Much criticism of government emerges through Fiji's lively, mostly anonymous social media scene, where this year someone posted a video of a recaptured prisoner being brutally beaten by at least eight men in plain clothes. After an international outcry, three prison guards were sacked, but Bainimarama sounded less than remorseful.

"At the end of the day, I will stick by my men," he told local website Fijivillage.com. "We cannot discard them just because they've done their duty in looking after the security of this nation and making sure we sleep peacefully at night."

The government gets its message out through six Fijian blogs and tweets from Bainimarama's "@FijiPM" Twitter account. But it's not run by the government: It has paid Washington-based public relations company Qorvis Communications $1.2 million over the past two years, according to Fijian budget figures.

U.S. federal disclosure forms show that Qorvis set up and ran the social media outlets and helped write a speech that Fiji's foreign minister gave to the United Nations.

Bainimarama declined an interview with The Associated Press, as did his right-hand man, Attorney-General Aiyaz Sayed-Khaiyum. Qorvis, whose clients also include Sri Lanka and Equatorial Guinea, did not respond to interview requests.

Bainimarama also is getting help from Colorado-based infrastructure company MWH Global, which helped create a new road agency. The government shut down the old one last year, and documents show that more than 1,000 workers were laid off.

New Zealand engineer Neil Cook, who runs the new agency, said he's trying to catch up on two decades of neglect and is pushing forward with new projects, like a sealed road on Vanua Levu connecting the ferry with the main town, Labasa.

Such work has won over many Fijians, including taxi driver David Charles. Driving along Suva's waterfront, he said he notices road improvements every day and likes Bainimarama's call for Fijians to rely not on their heritage but on hard work to get ahead: "That's why, definitely, I will vote for him," Charles said.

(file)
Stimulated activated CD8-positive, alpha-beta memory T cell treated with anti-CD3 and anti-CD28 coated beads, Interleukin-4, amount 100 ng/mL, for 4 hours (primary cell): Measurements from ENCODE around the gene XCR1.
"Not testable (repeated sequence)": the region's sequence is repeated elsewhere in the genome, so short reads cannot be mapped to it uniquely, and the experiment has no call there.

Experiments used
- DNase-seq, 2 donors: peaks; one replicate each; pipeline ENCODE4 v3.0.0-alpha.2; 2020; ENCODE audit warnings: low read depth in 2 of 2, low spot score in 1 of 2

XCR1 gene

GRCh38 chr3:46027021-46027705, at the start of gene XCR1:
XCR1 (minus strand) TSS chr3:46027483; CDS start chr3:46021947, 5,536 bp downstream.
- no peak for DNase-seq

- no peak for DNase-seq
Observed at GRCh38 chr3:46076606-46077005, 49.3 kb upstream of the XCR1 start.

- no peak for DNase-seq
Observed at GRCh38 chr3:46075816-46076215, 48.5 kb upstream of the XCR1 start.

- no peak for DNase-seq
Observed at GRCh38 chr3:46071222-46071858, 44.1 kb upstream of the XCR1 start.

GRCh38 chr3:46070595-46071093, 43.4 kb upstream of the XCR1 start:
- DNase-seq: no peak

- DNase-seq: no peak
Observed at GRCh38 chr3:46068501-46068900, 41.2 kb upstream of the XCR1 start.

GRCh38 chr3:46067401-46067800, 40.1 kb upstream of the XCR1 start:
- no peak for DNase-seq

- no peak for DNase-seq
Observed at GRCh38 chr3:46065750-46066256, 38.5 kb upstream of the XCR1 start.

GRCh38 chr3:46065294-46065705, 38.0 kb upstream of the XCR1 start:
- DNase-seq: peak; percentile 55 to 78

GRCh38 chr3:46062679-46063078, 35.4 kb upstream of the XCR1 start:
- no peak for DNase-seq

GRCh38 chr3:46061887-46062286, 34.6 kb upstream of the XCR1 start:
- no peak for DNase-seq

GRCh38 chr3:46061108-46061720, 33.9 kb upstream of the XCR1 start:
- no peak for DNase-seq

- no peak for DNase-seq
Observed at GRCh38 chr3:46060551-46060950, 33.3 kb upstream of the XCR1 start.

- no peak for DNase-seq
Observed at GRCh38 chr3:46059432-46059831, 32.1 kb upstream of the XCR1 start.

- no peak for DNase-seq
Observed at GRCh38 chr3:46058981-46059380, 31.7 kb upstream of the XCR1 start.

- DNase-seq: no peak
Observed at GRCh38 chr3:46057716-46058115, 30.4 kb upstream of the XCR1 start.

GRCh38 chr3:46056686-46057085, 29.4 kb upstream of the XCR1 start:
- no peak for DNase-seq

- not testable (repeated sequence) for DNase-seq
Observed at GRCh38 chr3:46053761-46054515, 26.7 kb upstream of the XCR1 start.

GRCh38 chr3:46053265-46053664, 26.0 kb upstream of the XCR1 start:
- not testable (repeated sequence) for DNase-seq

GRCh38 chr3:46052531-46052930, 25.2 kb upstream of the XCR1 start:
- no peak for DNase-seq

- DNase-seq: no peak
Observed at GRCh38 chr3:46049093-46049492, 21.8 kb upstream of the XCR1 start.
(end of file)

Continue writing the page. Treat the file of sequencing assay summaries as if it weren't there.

Others say Bainimarama's populist efforts do not excuse abuses, or the coup.

"He's committed treason, and he must account for it. That's it," said Mick Beddoes, a former opposition leader. "It doesn't matter whether he's built a gold highway across Fiji."

Beddoes is helping coordinate the strategy of three political parties that oppose Bainimarama. He said his criticism of Bainimarama has earned him regular police visits but no jail time.

Bainimarama describes his coup as a revolution, and says former allies Australia and New Zealand betrayed him by opposing it.

"Rather than engage with us, to try to understand why our national compass had to be radically reset, they turned their backs on us and tried to damage us," he told a group of Pacific leaders recently. "It made us all the more determined not to be deflected from our reform agenda, not to kowtow to outsiders."

Bainimarama has since worked to improve ties with countries including Russia, North Korea, Turkey and, most importantly, China. Fiji announced this year that 300 senior government and agency officials would be trained in leadership skills in China.

Budget documents show China is giving Fiji tens of millions of dollars in soft loans, with interest rates of 2 percent, and grants to help fund road improvements and other projects — everything from a hospital to a $7.5 million "Mushroom Technology Demonstration Center."

"Where others turned their backs on us, China has remained a steadfast friend," government spokeswoman Sharon Smith-Johns recently said. "And I can assure you, that is deeply appreciated."